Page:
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The Rev. Henry Lyons


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  • Report: Rev. Lyons abused his first wife

    Associated Press
    ©St. Petersburg Times, published August 22, 1997

    ATLANTA -- The Rev. Henry J. Lyons, who has been fighting allegations about his financial dealings and personal life, now has another one to face -- that he beat his first wife.

    In an interview published Thursday in the Atlanta Journal-Constitution, Patricia Tiggler, Lyons' first wife, now remarried and living in Griffin, about 30 miles south of Atlanta, said she "couldn't be the subservient wife that he wanted."

    Lyons married his current wife, Deborah, in 1972. Although their marriage license states that it was a first marriage for both, it was actually his third.

    Lyons' marriage to Tiggler ended after she claimed that Lyons continually abused her for three years in the late 1960s, court records show. During that time, he was pastor of Macedonia Baptist Church in Thomaston, about 70 miles south of Atlanta.

    The court records say Patricia Demons Lyons left her husband in December 1968 after he knocked her down with a punch, twisted her arm and leg and then beat her repeatedly with a belt, severely bruising her arms, legs and back.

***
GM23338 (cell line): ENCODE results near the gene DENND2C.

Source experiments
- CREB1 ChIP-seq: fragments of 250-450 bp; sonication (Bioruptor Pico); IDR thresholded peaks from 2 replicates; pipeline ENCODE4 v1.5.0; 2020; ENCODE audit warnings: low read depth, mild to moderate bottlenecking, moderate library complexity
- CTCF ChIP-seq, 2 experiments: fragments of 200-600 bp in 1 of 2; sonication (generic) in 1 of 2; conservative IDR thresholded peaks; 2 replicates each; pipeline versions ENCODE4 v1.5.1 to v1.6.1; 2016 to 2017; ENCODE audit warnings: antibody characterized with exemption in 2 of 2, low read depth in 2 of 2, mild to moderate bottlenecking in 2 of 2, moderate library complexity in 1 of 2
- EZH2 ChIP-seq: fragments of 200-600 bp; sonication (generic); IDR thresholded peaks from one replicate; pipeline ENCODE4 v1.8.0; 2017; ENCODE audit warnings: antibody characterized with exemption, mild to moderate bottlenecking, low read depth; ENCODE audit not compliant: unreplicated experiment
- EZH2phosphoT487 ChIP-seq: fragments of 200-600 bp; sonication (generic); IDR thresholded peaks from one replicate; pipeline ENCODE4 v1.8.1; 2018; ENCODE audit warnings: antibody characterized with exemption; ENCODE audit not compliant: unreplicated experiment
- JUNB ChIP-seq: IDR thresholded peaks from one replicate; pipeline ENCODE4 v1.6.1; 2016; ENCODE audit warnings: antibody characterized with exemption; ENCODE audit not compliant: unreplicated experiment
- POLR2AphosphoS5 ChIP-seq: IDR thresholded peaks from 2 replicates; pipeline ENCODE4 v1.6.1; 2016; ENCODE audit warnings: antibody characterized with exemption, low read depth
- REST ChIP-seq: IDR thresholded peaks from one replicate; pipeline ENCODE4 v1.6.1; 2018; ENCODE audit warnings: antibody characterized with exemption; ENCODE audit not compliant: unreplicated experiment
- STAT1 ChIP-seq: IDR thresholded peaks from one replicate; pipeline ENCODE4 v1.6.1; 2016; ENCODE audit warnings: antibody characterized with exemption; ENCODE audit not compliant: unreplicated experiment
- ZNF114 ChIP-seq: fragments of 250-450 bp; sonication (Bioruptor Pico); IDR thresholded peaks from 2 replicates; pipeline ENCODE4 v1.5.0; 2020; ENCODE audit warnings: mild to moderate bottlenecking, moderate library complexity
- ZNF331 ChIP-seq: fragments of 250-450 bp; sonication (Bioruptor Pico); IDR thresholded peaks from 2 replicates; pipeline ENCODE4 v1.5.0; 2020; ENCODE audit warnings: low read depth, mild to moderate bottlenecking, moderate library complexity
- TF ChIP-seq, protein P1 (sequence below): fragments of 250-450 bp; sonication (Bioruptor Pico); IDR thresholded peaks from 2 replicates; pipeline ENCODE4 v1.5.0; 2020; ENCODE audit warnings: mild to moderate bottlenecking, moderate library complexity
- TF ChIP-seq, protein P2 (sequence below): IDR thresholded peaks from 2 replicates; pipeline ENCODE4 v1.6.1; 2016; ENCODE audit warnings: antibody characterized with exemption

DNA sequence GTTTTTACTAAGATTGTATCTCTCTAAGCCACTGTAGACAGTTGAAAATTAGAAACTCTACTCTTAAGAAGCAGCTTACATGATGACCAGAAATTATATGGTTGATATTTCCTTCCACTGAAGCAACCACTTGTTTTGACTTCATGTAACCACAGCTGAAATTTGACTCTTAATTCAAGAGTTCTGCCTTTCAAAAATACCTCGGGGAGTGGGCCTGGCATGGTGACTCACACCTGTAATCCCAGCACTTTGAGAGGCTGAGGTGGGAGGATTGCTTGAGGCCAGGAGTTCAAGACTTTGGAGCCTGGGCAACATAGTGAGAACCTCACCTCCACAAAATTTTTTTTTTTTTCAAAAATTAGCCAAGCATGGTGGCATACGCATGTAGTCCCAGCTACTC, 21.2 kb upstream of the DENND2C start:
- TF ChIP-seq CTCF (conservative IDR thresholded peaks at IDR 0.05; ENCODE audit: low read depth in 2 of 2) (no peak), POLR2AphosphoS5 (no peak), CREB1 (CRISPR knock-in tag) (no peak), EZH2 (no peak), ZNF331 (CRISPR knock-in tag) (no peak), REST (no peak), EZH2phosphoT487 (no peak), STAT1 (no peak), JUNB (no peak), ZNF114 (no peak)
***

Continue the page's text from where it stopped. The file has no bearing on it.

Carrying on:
She said Lyons often slapped her, vowed to kill her on "numerous occasions" and threatened to do "great bodily harm" to his father-in-law.

    Six weeks after the divorce was granted on Feb. 14, 1969, Lyons married Camilla Smith, a member of his church's youth group. Lyons filed for divorce three years later, and that marriage was dissolved.

    Asked about the abuse allegations, Lyons' attorney, Grady Irvin Jr., told the Journal-Constitution: "You're talking about events that allegedly happened 30 years ago. Those are just allegations."

    Mrs. Tiggler, a school librarian with two daughters, said she is part of a prayer group that prays regularly for Lyons.

    The couple lived apart for the first year of marriage, seeing each other only on weekends, while Lyons finished his education at the Interdenominational Theological Center at Morehouse College in Atlanta.

    "He was quite handsome and charming, and you knew he was really going places," she said. "When you're marrying a minister, you think you're getting a good husband."

    The union grew unhappy when the two finally lived together all the time, she said.

    "He had two personalities, one public, one when he was alone," she said, adding she "went to church and smiled and let on like everything was fine."

    "I tried to be the submissive wife that he wanted," she said.

    She was reluctant to discuss the alleged beatings until a reporter read her the court records. "He has so much going against him," she said. "I didn't want to add to that." 

    ©Copyright 2006 St. Petersburg Times. All rights reserved.